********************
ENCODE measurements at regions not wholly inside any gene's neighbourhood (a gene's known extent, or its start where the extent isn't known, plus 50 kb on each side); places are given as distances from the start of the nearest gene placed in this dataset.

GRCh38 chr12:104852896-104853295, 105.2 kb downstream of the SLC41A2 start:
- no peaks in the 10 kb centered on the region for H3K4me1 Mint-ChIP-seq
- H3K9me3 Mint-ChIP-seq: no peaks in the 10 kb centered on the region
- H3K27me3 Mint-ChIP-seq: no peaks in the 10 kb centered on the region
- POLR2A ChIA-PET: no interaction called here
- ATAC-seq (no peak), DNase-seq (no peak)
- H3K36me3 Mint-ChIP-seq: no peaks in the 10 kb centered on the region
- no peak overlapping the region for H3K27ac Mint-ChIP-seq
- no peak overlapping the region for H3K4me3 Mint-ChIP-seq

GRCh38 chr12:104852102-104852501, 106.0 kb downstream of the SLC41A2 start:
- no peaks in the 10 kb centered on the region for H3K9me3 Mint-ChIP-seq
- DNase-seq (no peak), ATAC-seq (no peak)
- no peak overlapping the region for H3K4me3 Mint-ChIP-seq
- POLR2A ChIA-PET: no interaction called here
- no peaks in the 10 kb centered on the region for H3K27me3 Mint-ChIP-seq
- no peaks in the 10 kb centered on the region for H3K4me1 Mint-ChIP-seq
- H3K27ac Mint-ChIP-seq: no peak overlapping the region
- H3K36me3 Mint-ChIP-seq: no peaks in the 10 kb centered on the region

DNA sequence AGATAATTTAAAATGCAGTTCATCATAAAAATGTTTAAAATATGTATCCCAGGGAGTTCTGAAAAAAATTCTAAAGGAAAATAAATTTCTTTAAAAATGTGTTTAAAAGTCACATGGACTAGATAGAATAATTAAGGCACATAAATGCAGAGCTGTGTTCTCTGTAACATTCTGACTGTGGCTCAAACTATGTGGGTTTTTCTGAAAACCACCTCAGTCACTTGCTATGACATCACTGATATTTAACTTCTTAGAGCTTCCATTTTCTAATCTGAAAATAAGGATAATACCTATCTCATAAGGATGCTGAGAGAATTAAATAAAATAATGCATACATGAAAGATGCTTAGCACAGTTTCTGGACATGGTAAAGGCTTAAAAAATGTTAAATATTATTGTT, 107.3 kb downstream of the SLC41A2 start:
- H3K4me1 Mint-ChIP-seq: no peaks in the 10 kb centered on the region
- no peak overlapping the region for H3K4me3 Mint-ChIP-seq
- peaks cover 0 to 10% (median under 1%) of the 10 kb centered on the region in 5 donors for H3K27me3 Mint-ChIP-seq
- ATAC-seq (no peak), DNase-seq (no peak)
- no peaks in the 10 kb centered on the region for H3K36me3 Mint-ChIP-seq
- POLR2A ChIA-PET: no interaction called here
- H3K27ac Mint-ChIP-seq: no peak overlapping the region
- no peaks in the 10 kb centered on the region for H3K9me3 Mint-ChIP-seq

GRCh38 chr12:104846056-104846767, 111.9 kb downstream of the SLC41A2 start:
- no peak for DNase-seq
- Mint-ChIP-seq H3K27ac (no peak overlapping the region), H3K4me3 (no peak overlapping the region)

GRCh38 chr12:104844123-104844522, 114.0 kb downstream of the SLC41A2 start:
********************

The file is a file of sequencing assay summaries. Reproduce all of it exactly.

ENCODE measurements at regions not wholly inside any gene's neighbourhood (a gene's known extent, or its start where the extent isn't known, plus 50 kb on each side); places are given as distances from the start of the nearest gene placed in this dataset.

GRCh38 chr12:104852896-104853295, 105.2 kb downstream of the SLC41A2 start:
- no peaks in the 10 kb centered on the region for H3K4me1 Mint-ChIP-seq
- H3K9me3 Mint-ChIP-seq: no peaks in the 10 kb centered on the region
- H3K27me3 Mint-ChIP-seq: no peaks in the 10 kb centered on the region
- POLR2A ChIA-PET: no interaction called here
- ATAC-seq (no peak), DNase-seq (no peak)
- H3K36me3 Mint-ChIP-seq: no peaks in the 10 kb centered on the region
- no peak overlapping the region for H3K27ac Mint-ChIP-seq
- no peak overlapping the region for H3K4me3 Mint-ChIP-seq

GRCh38 chr12:104852102-104852501, 106.0 kb downstream of the SLC41A2 start:
- no peaks in the 10 kb centered on the region for H3K9me3 Mint-ChIP-seq
- DNase-seq (no peak), ATAC-seq (no peak)
- no peak overlapping the region for H3K4me3 Mint-ChIP-seq
- POLR2A ChIA-PET: no interaction called here
- no peaks in the 10 kb centered on the region for H3K27me3 Mint-ChIP-seq
- no peaks in the 10 kb centered on the region for H3K4me1 Mint-ChIP-seq
- H3K27ac Mint-ChIP-seq: no peak overlapping the region
- H3K36me3 Mint-ChIP-seq: no peaks in the 10 kb centered on the region

DNA sequence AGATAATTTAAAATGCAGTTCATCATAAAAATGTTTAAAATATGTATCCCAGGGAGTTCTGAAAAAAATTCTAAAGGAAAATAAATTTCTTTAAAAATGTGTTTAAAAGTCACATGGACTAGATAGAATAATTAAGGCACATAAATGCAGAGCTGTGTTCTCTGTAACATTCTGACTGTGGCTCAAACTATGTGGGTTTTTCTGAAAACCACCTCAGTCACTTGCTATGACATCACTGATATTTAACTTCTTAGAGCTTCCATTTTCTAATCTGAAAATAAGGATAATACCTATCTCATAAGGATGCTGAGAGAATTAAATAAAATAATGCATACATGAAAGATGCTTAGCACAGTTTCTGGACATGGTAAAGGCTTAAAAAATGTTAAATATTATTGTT, 107.3 kb downstream of the SLC41A2 start:
- H3K4me1 Mint-ChIP-seq: no peaks in the 10 kb centered on the region
- no peak overlapping the region for H3K4me3 Mint-ChIP-seq
- peaks cover 0 to 10% (median under 1%) of the 10 kb centered on the region in 5 donors for H3K27me3 Mint-ChIP-seq
- ATAC-seq (no peak), DNase-seq (no peak)
- no peaks in the 10 kb centered on the region for H3K36me3 Mint-ChIP-seq
- POLR2A ChIA-PET: no interaction called here
- H3K27ac Mint-ChIP-seq: no peak overlapping the region
- no peaks in the 10 kb centered on the region for H3K9me3 Mint-ChIP-seq

GRCh38 chr12:104846056-104846767, 111.9 kb downstream of the SLC41A2 start:
- no peak for DNase-seq
- Mint-ChIP-seq H3K27ac (no peak overlapping the region), H3K4me3 (no peak overlapping the region)

GRCh38 chr12:104844123-104844522, 114.0 kb downstream of the SLC41A2 start: